For example, painterly characteristics are manifested in "Stilleven". The indistinguishable facet of these still-life ensure a decisive traction between the photographic image and the painted canvas. Understandably, as Mocafico - having studied Dutch and German still-life of the seventeenth and eighteenth century- rendered the fine details from paintings by Floris van Dijck and Pieter Claesz with exacting precision, bringing a new spirit to these antique paintings. A carbon copy of a golden age. Through this reassembling, Mocafico acknowledges antediluvian practices and contorts them with the lightest touch. The reminiscence of spirit in these images is countered with wavering verisimilitude.

Vanitas - Stilleven

With this ambivalence between truth and falsity lay claim to an altogether elusive correctness that embodies much of Mocafico's work. From jellyfish that float like sparkling melancholic bacterium, guns which sit doe-eyed and stiff like anarchic apparatus from some ancient regime to watch faces which seem like satellite images of a sic-fi metropolis, the abstract is installed into the everyday.  What we see is so obvious, so rigorously pedalled to our reception with its vitrine-like confinement, the simplicity on show can appear indefinable. Collaborating with magazines such as Self-Service, Wallpaper and Paradis, Mocafico has tempted the world of fashion. Maybe it's no sin to be tempted by his serpents either.

Rhizastoma - Medusa

Saturday, 22 September 2012


The fruits of Gabriella Crespi's labours fold metallic extravagance with utilitarian innovation for the sharpest of palates. Crespi, an international designer, artist and socialite dazzled the stars with her tactile and erudite reflective forms. Born in Milan in 1922, Crespi grew up in the mellow and rural twilights of Tuscany, in such a landscape the sensual harmony of Proserpine would saturate both mind and soul. Undeniably, this languid affair with nature influenced Crespi's outlook and sculptural style. Initially studying architecture at Politecnico Instituto, this introductory foray into design would manifest itself within Crespi's hidden pockets of pragmatism.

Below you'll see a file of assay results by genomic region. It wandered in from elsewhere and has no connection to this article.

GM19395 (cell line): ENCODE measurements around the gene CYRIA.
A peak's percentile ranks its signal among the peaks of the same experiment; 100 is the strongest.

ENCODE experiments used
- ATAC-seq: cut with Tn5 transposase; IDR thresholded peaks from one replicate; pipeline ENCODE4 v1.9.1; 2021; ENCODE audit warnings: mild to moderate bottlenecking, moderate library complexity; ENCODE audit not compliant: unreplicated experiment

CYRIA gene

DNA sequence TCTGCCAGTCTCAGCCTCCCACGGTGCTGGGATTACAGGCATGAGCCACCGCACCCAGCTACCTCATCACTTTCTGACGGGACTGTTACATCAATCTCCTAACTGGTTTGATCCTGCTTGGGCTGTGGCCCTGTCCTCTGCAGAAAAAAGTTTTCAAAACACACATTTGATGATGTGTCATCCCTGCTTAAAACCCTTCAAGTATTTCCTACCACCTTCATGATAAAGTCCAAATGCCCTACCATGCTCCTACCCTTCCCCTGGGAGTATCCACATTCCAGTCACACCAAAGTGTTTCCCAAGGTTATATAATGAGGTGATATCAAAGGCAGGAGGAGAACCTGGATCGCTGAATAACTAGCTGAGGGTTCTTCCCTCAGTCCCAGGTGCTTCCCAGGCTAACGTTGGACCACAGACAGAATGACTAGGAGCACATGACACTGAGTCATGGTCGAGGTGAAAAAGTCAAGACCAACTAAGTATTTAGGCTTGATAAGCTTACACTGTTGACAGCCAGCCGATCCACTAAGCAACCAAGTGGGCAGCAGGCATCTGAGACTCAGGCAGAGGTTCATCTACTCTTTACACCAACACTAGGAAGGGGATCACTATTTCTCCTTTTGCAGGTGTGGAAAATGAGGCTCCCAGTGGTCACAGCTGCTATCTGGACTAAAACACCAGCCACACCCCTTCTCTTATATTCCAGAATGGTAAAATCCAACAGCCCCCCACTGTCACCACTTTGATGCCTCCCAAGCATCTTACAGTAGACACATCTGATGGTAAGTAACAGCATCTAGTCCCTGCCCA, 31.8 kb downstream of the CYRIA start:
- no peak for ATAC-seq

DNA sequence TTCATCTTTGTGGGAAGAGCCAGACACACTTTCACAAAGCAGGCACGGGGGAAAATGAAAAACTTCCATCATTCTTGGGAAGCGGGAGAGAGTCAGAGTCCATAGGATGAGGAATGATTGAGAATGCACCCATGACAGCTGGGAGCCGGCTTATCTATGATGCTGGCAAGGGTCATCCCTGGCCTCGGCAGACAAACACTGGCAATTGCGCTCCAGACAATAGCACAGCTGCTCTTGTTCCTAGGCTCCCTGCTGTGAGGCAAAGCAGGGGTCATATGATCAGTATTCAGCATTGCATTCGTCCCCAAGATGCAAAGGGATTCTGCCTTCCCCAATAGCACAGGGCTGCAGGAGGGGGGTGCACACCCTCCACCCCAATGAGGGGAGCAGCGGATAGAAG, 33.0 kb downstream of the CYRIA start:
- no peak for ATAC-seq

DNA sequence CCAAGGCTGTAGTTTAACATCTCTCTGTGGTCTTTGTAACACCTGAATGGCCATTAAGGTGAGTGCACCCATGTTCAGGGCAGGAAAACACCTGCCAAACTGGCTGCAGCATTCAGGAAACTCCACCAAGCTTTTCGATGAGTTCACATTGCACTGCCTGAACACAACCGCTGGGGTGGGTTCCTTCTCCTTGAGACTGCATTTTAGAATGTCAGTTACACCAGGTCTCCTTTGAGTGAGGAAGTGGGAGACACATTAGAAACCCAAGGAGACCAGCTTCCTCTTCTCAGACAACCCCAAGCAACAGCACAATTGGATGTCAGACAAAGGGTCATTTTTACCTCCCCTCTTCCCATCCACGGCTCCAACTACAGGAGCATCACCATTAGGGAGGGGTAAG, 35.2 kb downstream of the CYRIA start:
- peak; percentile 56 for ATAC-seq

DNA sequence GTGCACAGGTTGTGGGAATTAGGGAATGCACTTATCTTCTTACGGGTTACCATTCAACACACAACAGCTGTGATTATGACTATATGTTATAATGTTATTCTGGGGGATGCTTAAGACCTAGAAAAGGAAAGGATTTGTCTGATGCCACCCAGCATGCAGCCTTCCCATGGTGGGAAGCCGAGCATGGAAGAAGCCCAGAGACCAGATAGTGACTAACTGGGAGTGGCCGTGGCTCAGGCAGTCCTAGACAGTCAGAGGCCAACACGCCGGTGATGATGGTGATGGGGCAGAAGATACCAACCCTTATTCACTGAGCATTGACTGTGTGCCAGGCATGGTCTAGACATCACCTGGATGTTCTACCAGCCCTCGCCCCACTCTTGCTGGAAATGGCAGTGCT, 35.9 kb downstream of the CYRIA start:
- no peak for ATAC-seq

"Yang Yin" desk/bookcase 1979
This auteur style ripened with Crespi's "The Small Lune" collection which was ignited via her emphatic absorption of the universe. These interlocking sculptural shards, some doused in copper-streaks others in a dew-cooled surface of persian marble became quixotic sculptural totems to outer galaxies. Many of Crespi's signature materials include bamboo, plexiglass, and a range of metals and stones which rotate in combinations to embellish the Crespi stratosphere, one that is peppered with an intense connection with nature and architecture.

"Ellisse" - "Cuba Tonda" - "Scultura" 1976

"Yang Yin" bar 1979
Most of Crespi's works were created during the 60s and 70s, during which her furniture designs became talismanic pieces in their own dimension. Her elegant and elaborate mechanisms embalmed an innate allure, continually associated with her designs. Quite often these rubix cube-like interventions unfurled with efficient ease to unlock inner lacquered shelving units, evident in The Yin Yang desk. 1972 saw the birth of another iconic design: "Monsieur - Madame" a shelving unit consisting of contrasting metals with deep diagonal grooves to reflect an illusory effect, which was heightened through the use of lighting. Swivelling plexiglass shards and metallic planes seamlessly overlap like the petals of an orchid. This shape-shifting luminescence in Crespi's work was undeniably thirst quenching to her panoply of collectors. The duality between the urbane, disco essence and organic, spiritual splendour became a doctrine for a soporifically sensual era. Organic mysticism was ever present, non more so than in her animal sculptures: life-size bronze deer, elegant herons and an ostrich stood like an obelisk with a real ostrich egg cradled as part of the anatomy. By blending the urban and the natural, the mind and the spirit Crepsi cross-pollinated realms to form exact and elegant design, how to have the astronomic in your living room.

"A Kumquat for John Keats" by Tony Harrison 1981
"A Kumquat for John Keats" by Tony Harrison 1981